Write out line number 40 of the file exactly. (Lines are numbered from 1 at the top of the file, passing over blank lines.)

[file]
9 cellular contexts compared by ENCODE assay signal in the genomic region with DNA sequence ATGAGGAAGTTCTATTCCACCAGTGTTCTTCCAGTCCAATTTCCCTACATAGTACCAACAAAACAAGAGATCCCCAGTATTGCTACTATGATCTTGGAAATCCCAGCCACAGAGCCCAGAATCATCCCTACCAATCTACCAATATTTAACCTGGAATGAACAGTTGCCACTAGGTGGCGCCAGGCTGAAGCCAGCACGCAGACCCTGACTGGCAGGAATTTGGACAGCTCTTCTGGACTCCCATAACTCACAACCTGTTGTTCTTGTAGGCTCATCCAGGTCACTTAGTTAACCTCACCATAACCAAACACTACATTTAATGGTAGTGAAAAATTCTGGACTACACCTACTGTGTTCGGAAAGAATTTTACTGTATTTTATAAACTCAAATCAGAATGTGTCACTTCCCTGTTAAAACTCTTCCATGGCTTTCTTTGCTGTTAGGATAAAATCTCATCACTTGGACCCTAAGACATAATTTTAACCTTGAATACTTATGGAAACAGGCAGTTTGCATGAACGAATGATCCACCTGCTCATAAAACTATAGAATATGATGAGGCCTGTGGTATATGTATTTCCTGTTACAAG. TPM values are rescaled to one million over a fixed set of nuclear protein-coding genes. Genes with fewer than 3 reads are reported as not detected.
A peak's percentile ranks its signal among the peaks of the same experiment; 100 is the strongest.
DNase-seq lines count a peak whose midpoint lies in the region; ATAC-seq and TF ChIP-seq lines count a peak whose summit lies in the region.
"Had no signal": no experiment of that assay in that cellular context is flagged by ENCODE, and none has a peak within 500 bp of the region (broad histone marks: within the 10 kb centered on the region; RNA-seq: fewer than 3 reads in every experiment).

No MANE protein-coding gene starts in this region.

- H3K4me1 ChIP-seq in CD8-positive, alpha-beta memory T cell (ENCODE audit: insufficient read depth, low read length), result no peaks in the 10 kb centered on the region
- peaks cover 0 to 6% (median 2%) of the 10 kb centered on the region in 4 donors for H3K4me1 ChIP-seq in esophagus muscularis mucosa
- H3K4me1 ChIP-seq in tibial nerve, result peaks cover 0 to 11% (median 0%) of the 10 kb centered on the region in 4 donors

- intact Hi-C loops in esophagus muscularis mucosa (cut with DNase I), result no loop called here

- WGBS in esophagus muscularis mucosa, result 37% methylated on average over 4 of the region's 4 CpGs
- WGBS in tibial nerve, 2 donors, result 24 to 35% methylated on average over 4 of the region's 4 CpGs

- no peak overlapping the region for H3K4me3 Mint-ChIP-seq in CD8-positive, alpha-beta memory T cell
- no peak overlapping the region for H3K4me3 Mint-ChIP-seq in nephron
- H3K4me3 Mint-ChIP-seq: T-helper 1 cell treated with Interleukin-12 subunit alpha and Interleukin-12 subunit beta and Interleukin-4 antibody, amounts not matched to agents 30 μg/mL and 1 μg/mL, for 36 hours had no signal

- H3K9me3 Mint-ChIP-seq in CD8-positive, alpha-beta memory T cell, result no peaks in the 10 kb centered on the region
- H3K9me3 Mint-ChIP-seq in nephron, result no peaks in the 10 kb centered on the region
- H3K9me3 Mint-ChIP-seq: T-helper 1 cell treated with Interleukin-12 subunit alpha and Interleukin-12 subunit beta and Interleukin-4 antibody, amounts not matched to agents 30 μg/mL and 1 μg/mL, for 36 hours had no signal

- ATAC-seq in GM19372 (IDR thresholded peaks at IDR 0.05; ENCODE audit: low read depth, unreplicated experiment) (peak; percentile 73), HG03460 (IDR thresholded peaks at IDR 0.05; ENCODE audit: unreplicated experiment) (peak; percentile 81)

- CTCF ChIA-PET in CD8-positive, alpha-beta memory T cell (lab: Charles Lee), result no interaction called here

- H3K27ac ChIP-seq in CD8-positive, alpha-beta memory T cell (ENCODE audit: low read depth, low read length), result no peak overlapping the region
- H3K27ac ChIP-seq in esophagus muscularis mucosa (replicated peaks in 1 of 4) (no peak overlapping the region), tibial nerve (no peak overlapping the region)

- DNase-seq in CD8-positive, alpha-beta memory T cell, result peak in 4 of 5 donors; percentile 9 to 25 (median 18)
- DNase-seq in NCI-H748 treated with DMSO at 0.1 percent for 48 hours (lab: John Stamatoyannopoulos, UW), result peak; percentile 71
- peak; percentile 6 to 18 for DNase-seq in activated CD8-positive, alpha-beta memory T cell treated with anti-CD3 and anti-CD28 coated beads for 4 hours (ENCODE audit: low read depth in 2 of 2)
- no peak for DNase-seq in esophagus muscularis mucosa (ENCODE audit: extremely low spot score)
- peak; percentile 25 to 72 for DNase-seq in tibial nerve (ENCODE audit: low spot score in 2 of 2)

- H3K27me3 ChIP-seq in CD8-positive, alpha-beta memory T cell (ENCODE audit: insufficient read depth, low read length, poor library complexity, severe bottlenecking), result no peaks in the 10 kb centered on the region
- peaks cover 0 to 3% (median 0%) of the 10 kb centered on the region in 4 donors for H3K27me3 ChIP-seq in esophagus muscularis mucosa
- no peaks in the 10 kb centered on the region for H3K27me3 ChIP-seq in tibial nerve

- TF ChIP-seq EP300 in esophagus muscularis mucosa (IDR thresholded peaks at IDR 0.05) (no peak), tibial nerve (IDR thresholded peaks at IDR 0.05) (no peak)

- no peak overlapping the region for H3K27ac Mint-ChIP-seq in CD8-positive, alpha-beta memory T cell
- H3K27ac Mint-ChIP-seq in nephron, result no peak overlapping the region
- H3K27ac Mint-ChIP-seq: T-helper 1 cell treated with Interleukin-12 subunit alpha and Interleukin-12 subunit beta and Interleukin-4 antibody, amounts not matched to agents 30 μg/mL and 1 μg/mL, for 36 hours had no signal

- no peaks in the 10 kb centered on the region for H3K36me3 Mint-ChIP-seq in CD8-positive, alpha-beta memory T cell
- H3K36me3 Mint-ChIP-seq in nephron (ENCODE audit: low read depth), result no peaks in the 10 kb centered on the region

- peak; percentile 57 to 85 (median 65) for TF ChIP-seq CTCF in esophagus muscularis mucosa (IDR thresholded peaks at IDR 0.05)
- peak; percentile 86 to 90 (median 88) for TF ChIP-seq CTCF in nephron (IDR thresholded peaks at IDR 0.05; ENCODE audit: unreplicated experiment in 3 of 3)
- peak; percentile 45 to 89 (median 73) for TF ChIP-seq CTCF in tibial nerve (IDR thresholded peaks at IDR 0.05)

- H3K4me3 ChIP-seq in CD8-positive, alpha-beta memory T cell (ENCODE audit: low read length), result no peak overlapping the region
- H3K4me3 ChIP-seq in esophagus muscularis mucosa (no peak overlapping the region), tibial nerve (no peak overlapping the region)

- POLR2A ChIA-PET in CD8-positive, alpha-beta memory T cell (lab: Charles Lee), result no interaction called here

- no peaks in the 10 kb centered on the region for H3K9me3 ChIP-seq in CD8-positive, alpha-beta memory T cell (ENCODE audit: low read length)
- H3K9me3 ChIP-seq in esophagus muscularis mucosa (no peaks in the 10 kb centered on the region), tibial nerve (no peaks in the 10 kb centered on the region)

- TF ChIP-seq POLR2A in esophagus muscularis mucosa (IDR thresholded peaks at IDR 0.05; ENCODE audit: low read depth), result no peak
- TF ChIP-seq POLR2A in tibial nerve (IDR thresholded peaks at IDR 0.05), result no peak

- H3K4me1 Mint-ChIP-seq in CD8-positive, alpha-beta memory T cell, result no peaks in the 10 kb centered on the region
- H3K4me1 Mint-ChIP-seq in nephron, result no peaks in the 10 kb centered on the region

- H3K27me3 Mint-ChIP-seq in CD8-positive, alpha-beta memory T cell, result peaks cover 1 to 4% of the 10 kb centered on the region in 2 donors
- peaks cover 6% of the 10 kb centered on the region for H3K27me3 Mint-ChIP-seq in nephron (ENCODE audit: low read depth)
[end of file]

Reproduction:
- H3K4me3 ChIP-seq in esophagus muscularis mucosa (no peak overlapping the region), tibial nerve (no peak overlapping the region)